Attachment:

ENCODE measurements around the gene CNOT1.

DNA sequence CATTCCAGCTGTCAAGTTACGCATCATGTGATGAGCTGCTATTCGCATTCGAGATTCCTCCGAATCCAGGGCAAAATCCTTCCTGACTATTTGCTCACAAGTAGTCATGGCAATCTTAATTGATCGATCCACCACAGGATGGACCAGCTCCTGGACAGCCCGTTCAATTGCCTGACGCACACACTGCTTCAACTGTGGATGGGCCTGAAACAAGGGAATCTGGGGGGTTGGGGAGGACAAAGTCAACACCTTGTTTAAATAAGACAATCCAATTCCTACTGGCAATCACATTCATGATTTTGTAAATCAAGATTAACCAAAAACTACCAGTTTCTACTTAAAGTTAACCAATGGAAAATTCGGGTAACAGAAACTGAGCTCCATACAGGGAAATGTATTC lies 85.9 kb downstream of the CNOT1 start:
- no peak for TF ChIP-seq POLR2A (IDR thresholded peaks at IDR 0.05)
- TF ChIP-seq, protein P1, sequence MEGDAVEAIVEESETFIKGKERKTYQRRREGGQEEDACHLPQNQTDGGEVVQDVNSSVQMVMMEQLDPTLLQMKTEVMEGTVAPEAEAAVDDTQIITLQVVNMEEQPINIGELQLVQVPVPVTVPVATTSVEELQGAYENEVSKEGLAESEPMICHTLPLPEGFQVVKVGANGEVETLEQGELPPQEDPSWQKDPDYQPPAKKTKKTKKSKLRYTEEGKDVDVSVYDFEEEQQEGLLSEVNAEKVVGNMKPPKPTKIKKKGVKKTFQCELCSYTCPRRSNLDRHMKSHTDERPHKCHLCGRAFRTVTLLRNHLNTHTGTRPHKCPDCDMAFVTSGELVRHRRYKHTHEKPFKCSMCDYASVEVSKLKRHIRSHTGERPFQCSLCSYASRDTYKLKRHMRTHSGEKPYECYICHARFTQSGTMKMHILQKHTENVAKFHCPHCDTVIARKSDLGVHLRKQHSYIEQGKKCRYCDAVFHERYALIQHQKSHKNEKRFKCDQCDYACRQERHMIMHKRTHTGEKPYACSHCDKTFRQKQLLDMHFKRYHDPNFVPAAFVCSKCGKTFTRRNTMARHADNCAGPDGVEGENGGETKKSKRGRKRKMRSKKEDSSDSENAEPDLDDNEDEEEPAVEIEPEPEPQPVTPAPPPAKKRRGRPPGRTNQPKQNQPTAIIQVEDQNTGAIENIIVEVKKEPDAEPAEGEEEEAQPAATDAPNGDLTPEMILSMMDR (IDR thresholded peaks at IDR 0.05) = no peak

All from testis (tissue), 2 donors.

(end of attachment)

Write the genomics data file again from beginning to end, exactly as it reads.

ENCODE measurements around the gene CNOT1.

DNA sequence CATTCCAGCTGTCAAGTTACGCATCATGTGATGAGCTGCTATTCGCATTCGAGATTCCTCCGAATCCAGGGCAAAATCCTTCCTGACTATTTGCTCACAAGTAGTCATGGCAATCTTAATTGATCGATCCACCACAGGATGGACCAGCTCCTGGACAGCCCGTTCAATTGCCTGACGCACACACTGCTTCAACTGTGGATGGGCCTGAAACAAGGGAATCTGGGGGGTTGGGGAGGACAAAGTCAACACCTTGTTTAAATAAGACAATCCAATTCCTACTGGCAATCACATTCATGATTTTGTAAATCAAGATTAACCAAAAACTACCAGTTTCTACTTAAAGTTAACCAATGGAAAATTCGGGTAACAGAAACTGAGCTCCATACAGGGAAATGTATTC lies 85.9 kb downstream of the CNOT1 start:
- no peak for TF ChIP-seq POLR2A (IDR thresholded peaks at IDR 0.05)
- TF ChIP-seq, protein P1, sequence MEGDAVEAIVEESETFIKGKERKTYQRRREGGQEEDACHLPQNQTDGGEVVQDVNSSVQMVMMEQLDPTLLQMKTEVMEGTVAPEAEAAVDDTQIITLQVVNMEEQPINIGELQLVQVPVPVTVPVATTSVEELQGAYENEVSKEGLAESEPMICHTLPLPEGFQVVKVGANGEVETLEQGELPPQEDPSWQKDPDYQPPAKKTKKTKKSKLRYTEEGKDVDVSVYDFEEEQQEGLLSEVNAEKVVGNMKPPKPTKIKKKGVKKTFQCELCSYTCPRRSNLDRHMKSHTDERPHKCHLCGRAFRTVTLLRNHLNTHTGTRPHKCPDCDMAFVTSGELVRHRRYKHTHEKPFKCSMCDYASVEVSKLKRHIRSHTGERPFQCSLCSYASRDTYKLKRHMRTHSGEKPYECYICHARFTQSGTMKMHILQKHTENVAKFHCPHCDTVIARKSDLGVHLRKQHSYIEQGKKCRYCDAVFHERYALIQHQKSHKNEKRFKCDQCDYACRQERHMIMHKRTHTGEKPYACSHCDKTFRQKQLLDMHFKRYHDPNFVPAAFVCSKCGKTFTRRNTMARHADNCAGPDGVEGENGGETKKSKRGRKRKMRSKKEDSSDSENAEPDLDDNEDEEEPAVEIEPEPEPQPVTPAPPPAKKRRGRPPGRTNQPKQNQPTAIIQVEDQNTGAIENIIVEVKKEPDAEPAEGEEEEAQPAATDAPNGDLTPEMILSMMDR (IDR thresholded peaks at IDR 0.05) = no peak

All from testis (tissue), 2 donors.